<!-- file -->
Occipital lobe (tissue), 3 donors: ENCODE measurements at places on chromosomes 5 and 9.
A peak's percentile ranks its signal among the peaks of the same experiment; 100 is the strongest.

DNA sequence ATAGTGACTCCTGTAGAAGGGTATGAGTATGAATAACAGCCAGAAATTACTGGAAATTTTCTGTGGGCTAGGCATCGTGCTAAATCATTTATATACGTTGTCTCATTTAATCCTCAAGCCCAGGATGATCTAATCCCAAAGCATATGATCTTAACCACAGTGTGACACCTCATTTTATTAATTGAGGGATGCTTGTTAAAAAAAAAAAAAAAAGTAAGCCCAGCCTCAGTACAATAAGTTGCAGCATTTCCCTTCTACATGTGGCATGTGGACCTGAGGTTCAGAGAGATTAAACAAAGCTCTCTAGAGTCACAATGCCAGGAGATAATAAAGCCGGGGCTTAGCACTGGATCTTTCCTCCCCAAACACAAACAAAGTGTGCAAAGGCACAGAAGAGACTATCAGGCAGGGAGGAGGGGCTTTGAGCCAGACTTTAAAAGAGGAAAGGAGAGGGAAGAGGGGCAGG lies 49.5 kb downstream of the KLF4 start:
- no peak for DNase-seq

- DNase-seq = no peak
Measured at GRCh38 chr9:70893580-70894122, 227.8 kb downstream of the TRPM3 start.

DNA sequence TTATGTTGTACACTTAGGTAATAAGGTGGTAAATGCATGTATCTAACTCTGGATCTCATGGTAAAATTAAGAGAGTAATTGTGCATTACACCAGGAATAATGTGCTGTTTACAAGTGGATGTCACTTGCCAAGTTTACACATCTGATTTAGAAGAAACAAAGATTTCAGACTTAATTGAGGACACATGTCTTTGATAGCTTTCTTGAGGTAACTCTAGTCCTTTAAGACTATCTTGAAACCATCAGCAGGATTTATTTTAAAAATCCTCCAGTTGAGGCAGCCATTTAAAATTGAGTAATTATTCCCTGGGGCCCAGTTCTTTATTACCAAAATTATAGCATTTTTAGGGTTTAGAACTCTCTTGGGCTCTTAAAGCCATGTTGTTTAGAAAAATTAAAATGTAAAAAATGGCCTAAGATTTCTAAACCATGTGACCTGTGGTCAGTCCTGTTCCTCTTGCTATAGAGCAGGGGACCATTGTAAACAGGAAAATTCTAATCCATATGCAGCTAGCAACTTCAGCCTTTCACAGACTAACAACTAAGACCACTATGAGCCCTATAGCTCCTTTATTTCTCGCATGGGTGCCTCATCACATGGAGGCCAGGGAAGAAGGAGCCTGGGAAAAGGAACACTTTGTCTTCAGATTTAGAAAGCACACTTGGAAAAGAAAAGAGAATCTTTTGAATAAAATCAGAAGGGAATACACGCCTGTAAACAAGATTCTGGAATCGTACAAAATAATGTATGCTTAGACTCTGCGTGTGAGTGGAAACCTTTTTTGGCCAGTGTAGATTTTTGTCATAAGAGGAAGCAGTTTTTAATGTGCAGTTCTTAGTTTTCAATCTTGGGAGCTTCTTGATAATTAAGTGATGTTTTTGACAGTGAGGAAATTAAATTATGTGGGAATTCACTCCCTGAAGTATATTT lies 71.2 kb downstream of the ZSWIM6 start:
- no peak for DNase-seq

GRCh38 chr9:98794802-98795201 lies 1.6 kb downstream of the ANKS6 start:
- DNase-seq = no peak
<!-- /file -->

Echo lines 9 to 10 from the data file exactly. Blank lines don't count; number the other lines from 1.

GRCh38 chr9:98794802-98795201 lies 1.6 kb downstream of the ANKS6 start:
- DNase-seq = no peak